Default negative Numbers to Zero using JavaScript

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Borislav Hadzhiev

Thu Dec 23 20212 min read

Default negative Numbers to Zero in JavaScript #

Use the Math.max() function to default negative numbers to zero, e.g. Math.max(-5, 0). The Math.max() function takes two or more numbers as parameters and returns the largest of the provided numbers.

index.js
const num1 = Math.max(-5, 0); console.log(num1); // 👉️ 0 const num2 = Math.max(10, 0); console.log(num2); // 👉️ 10

The Math.max function takes two or more numbers as parameters and returns the largest.

By passing zero as a parameter to the function, we can be sure that the min value the function returns will be 0.

If on the other hand the number is greater than zero, the Math.max function will return the number as is.

An alternative solution is to use the ternary operator.

index.js
let num = -5; num = num < 0 ? 0 : num; console.log(num); // 👉️ 0

The ternary operator is very similar to an if/else statement.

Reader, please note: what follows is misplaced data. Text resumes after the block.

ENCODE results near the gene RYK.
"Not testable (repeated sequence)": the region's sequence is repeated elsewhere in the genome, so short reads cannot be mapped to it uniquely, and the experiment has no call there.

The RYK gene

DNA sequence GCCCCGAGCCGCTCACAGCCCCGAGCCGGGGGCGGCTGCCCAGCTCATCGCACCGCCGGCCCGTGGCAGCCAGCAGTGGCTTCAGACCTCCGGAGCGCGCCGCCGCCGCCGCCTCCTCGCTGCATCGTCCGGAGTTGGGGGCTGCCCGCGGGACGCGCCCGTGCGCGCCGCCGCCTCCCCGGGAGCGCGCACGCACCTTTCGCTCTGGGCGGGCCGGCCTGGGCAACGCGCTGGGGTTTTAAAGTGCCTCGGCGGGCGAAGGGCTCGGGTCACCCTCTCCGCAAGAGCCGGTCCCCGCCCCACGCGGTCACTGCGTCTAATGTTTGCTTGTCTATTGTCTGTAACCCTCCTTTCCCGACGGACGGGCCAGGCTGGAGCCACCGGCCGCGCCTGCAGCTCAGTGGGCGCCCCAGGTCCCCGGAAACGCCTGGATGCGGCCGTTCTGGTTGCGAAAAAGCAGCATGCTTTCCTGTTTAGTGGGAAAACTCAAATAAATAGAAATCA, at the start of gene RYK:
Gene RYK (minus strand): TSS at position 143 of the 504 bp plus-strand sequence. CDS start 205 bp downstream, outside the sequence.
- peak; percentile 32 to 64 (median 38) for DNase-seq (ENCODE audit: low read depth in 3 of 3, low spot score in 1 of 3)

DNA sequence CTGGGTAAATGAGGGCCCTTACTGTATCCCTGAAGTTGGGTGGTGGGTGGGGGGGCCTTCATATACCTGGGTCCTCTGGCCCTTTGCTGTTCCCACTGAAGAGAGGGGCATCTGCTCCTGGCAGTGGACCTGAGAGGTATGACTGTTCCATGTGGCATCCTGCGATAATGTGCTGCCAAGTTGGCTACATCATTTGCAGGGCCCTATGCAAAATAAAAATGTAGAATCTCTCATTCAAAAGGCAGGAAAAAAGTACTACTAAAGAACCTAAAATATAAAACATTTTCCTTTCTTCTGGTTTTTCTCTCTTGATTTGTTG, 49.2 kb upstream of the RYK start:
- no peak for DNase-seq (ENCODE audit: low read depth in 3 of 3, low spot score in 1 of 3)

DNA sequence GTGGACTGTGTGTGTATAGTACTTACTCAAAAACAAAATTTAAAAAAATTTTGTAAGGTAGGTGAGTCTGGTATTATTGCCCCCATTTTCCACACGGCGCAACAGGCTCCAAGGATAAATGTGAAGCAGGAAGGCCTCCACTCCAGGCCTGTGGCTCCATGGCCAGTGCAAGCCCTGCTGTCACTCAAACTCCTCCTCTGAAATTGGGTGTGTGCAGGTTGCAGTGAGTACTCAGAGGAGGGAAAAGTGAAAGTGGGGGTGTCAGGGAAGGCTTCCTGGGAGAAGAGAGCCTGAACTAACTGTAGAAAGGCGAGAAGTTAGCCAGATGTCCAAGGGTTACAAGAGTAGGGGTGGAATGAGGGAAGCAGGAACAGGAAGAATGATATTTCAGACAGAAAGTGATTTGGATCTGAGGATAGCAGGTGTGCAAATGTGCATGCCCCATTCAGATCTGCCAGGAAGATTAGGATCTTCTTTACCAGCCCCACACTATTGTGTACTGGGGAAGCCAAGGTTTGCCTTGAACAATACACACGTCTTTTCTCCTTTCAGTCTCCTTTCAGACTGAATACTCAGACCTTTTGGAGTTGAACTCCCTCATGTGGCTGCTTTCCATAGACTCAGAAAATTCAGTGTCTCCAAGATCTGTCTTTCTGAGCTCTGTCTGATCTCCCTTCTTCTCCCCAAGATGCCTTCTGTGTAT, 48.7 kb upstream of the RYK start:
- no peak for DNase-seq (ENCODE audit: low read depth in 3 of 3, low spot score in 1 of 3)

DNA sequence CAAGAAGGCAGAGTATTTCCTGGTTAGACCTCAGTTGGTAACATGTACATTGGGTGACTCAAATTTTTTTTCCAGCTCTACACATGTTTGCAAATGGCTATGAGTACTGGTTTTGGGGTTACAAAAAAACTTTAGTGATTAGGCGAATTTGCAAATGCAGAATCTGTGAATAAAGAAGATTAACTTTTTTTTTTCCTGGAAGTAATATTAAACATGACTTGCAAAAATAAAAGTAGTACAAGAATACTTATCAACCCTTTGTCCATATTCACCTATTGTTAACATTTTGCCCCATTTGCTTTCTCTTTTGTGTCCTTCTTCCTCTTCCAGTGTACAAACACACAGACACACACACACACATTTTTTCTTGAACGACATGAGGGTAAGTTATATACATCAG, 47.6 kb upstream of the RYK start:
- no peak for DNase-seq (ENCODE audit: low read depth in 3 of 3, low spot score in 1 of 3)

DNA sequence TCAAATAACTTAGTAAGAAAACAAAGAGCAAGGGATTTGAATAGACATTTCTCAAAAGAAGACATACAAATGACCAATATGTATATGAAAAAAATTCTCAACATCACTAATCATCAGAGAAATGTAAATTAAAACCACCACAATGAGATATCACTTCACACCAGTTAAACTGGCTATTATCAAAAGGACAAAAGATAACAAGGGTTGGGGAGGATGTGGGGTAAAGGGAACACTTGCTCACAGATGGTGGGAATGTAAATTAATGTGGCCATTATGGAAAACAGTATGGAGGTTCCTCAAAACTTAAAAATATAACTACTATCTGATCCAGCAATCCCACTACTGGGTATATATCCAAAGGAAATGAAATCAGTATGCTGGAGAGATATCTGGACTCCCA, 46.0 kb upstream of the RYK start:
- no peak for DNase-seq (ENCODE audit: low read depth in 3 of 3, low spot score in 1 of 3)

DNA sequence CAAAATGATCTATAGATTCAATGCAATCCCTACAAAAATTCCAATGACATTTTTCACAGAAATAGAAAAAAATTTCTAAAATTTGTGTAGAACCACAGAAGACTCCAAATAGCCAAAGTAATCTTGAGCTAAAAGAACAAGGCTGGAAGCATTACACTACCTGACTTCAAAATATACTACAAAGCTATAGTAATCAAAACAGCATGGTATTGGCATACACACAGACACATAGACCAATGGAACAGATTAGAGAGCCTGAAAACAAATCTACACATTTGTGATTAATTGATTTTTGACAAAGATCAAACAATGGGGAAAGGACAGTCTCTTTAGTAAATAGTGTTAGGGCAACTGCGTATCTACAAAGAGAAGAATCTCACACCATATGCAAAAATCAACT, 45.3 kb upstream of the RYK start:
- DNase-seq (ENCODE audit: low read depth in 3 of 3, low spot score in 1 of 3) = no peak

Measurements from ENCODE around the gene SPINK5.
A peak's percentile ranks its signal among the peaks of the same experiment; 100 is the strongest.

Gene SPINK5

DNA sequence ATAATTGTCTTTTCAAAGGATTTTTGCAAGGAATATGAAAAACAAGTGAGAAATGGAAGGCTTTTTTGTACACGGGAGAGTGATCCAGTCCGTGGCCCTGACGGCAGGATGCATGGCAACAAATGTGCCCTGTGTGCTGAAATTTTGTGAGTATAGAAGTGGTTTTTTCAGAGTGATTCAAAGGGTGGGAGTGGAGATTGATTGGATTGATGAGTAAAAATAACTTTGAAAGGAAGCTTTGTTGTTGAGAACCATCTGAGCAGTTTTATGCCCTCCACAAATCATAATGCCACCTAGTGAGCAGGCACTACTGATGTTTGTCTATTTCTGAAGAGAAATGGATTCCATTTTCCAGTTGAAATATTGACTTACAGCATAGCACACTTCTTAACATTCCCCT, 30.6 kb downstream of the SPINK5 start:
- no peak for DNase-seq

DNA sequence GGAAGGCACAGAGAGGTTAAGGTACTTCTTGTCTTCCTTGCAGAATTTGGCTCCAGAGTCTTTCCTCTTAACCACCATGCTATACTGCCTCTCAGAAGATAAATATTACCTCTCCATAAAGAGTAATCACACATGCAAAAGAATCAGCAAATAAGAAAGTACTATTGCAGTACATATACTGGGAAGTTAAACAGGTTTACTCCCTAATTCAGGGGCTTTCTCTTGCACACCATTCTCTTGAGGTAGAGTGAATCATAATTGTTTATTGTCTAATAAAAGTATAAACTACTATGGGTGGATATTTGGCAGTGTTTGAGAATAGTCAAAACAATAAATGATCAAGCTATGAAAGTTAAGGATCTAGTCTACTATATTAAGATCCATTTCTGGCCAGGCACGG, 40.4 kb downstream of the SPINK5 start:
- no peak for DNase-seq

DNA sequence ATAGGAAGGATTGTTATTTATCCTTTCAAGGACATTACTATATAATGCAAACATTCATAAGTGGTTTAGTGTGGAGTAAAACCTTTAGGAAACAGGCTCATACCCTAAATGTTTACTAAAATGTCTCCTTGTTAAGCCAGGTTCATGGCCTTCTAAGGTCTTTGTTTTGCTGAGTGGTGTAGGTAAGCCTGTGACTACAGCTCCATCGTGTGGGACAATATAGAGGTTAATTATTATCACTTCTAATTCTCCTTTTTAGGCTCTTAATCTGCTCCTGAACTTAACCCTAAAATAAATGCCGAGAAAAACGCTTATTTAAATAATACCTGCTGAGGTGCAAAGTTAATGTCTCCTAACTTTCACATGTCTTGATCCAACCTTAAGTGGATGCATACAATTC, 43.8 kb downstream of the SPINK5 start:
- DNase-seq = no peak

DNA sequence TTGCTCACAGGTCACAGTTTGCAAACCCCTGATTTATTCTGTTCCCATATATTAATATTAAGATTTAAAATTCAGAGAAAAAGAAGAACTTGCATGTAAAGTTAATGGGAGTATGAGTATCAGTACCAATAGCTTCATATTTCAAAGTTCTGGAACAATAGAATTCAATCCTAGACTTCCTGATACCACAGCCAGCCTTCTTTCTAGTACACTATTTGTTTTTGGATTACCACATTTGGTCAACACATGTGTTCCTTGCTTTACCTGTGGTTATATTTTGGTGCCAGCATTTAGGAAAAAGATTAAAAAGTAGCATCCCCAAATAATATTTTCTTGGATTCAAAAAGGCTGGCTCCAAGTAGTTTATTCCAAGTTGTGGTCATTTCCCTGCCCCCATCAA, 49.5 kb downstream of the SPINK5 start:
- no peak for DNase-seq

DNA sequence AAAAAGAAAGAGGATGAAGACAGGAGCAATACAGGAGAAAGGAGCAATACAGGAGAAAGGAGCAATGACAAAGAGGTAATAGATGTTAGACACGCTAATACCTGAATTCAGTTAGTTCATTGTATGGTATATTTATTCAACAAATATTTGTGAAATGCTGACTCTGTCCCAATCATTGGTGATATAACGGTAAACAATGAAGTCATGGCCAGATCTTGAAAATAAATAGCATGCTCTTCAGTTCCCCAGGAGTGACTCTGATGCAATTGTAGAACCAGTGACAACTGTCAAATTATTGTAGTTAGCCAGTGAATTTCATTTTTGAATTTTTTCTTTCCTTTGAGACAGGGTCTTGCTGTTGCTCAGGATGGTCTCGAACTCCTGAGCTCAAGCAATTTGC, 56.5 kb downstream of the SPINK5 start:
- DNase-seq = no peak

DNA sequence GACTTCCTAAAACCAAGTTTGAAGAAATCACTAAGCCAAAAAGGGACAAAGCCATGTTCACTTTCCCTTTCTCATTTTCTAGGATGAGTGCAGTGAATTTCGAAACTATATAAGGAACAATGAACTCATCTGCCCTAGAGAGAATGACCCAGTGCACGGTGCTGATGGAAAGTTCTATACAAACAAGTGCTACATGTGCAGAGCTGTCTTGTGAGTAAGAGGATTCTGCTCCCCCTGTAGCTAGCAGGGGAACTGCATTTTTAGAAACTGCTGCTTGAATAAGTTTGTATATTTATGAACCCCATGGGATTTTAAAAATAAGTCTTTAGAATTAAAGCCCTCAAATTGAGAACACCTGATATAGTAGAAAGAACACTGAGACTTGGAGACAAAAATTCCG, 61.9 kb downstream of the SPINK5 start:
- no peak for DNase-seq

If the expression to the left of the question mark evaluates to a truthy value, the value to the left of the colon is returned, otherwise the value to the right is returned.

The truthy values are all values that are not falsy.

The falsy values in JavaScript are null, undefined, false, 0, "" (empty string), NaN (not a number).

In our particular example, if the num variable stores a number that is less than 0, the expression before the question mark returns true, so we return0.

If the expression returns false, we return the number stored in the num variable.

While this solution is intuitive, I find it a bit harder to read than using the Math.max method.

An alternative approach is to use a simple if statement.

index.js
let num = -5; if (num < 0) { num = 0; } console.log(num); // 👉️ 0

Declaring the num variable with the let keyword allows us to reassign it if the stored value is less than 0.

While this approach is a little more verbose, it's still easy to read and intuitive.

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